In Point III, defendant argues that his conduct fell outside the intended ambit of the applicable statutes and "failed to satisfy an implied element [of the statute] that he intended to disseminate the nude depictions." In Point IV, he argues that the portions of the statute under which he was prosecuted are unconstitutionally vague and overbroad, and impermissibly deprive him of his protected rights to free speech and expression. Because these claims are devoid of merit, we decline to discuss them. R. 2:11-3(e)(2).


Last, we address defendant's claim that the sentence imposed was excessive. The twenty-two year sentence consisted of a fifteen-year term on count one, which is the middle of the first-degree range, and a seven-year term on count three, a second-degree crime, again the midpoint of the range, to run consecutively to count one.

Defendant asserts that "a 22 year aggregate sentence for this conduct shocks the conscience," as there was no basis for consecutive sentences, the crimes were not independent of each other, were committed closely in time and place to indicate a single period of aberrant behavior, and did not involve violence. The State contends that defendant's "sentence is amply justified by the record and should be affirmed."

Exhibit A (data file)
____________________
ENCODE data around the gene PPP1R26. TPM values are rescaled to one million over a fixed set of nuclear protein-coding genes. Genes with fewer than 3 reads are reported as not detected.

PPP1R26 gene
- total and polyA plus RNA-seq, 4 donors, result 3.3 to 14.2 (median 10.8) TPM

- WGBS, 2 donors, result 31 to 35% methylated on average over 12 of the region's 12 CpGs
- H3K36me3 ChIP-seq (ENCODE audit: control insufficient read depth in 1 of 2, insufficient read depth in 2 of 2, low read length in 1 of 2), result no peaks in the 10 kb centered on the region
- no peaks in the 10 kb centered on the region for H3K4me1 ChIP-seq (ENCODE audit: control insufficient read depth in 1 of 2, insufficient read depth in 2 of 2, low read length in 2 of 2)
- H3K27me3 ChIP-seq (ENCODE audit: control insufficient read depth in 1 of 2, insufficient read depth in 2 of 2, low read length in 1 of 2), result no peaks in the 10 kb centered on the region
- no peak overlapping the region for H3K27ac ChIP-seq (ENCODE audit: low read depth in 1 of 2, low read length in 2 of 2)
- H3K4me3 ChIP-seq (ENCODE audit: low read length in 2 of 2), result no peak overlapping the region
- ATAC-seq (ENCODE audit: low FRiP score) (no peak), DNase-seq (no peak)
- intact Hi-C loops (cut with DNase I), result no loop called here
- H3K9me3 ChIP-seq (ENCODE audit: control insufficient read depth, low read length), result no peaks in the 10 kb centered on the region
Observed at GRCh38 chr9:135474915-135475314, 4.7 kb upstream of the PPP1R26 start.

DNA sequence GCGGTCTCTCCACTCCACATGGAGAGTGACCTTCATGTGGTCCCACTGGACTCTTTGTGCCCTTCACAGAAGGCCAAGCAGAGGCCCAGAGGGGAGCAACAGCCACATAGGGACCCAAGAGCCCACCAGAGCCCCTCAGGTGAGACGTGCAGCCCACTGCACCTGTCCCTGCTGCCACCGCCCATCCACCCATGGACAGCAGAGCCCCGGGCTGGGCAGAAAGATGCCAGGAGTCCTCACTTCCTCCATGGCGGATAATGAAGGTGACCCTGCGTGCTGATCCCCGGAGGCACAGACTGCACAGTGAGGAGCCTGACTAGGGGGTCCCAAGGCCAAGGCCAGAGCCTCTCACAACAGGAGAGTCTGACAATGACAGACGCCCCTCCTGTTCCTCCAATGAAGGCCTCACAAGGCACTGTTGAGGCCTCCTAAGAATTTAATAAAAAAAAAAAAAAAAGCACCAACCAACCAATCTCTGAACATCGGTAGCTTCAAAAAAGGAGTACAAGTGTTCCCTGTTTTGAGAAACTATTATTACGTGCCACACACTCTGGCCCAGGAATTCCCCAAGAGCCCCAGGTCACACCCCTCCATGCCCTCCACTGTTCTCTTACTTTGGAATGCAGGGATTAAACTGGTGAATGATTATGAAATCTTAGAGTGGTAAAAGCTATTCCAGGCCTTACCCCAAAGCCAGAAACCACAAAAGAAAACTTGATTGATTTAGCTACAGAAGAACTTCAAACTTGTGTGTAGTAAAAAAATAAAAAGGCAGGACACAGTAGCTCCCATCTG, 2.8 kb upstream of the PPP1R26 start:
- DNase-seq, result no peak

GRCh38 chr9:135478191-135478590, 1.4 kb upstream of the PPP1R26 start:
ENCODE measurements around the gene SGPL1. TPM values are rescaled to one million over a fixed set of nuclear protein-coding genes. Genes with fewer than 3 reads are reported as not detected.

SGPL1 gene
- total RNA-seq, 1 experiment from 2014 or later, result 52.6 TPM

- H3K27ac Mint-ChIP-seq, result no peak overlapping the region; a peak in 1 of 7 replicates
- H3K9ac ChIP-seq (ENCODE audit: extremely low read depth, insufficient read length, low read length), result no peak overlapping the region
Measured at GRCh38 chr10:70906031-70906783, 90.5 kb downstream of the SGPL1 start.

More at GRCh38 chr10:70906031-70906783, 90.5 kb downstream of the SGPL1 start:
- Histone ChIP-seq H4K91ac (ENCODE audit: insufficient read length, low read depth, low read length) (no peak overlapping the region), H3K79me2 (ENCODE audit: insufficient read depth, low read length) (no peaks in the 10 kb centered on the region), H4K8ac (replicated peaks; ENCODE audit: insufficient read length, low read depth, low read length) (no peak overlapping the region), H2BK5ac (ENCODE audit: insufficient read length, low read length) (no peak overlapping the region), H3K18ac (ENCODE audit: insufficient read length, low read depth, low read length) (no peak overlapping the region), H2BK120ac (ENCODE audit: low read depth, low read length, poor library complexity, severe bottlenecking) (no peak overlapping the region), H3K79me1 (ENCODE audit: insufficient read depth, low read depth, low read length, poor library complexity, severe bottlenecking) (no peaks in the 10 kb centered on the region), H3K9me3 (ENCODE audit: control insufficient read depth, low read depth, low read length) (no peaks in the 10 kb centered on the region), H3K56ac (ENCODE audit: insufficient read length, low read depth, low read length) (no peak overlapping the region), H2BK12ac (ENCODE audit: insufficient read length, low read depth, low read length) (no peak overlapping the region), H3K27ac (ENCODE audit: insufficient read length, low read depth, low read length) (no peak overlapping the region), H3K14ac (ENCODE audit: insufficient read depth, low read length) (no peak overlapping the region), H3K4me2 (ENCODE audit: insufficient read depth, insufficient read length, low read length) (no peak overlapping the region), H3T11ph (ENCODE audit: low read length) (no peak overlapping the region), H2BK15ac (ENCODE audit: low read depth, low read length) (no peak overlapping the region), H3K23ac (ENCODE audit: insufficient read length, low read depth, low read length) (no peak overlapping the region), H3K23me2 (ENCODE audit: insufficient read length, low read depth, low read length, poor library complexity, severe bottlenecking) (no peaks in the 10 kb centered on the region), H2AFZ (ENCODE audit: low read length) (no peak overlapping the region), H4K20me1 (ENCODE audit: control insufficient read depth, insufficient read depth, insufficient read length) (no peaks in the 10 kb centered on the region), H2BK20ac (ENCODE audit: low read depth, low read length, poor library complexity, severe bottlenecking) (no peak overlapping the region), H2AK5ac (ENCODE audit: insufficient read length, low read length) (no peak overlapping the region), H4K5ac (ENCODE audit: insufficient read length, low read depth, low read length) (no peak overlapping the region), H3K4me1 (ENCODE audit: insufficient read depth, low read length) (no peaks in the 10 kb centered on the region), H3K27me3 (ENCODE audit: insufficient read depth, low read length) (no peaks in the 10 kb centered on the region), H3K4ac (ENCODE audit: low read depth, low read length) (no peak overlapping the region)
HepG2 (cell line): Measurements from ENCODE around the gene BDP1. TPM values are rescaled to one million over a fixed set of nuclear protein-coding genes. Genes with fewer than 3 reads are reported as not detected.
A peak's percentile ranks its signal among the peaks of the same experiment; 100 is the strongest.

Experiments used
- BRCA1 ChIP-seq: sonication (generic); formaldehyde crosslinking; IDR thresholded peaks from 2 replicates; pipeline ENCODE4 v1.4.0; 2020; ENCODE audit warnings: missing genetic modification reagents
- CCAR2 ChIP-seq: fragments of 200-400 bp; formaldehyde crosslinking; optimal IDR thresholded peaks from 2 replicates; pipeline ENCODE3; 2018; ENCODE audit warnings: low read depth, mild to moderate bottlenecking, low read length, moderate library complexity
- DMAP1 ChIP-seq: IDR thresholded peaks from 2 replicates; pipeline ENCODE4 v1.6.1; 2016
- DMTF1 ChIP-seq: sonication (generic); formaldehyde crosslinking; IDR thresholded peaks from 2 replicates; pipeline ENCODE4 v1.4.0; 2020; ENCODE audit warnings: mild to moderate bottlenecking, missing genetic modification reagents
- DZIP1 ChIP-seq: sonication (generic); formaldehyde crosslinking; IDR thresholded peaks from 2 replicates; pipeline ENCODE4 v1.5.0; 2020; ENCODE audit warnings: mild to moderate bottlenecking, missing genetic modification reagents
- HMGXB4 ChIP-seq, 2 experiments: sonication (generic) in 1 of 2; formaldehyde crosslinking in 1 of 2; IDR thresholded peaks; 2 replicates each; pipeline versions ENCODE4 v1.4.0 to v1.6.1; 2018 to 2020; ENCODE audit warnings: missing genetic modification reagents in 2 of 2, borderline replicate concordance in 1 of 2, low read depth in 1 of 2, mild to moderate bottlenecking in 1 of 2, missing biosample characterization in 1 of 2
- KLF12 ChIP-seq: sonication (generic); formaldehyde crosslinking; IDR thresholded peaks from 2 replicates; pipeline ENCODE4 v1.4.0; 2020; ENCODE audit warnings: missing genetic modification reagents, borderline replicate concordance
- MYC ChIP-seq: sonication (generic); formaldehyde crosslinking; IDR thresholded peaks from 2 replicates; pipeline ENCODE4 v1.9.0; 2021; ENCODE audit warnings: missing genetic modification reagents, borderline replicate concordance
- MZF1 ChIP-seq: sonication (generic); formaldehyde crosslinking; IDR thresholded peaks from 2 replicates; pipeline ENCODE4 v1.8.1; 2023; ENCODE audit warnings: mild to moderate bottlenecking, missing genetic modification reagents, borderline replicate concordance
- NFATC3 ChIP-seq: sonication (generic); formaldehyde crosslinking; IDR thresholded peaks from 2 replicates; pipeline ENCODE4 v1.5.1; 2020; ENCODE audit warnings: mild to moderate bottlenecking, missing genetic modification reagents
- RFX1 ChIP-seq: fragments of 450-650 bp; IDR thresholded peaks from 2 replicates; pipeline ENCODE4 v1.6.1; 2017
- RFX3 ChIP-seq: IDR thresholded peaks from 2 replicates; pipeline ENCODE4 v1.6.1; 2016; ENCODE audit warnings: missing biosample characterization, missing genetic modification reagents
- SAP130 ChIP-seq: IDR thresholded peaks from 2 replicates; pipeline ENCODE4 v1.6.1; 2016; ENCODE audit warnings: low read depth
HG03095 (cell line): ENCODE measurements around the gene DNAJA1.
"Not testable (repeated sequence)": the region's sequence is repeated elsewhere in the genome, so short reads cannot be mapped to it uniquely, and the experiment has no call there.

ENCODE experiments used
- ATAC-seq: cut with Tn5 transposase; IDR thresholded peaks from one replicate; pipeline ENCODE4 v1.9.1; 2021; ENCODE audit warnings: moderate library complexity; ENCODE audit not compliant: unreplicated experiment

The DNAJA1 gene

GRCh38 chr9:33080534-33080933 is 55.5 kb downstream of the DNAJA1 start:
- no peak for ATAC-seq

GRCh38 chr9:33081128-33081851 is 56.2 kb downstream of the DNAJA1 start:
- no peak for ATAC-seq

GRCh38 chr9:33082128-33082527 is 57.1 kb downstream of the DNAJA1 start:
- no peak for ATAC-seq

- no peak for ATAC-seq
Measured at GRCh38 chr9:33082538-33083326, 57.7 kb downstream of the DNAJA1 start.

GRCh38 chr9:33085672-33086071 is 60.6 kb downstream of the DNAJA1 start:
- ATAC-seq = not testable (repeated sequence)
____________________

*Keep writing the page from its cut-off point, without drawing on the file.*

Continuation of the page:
The court found that aggravating factors three, the risk that defendant will commit another offense, N.J.S.A. 2C:44-1a(3), and nine, the need to deter defendant and others from violating the law, N.J.S.A. 2C:44-1a(9), outweighed mitigating factor seven, defendant's lack of a prior criminal record, N.J.S.A. 2C:44-1b(7). In his written statement of reasons, the judge justified the consecutive sentences, noting that defendant's conduct involved separate acts that occurred over a series of days, involved four victims, and "emotionally wrecked two families." The judge also determined that "defendant's crimes were independent from one another. These were separate acts of endangering the welfare of a child. Crimes committed in separate incidents over of series of days.... There should be no free crimes for [defendant's] conduct."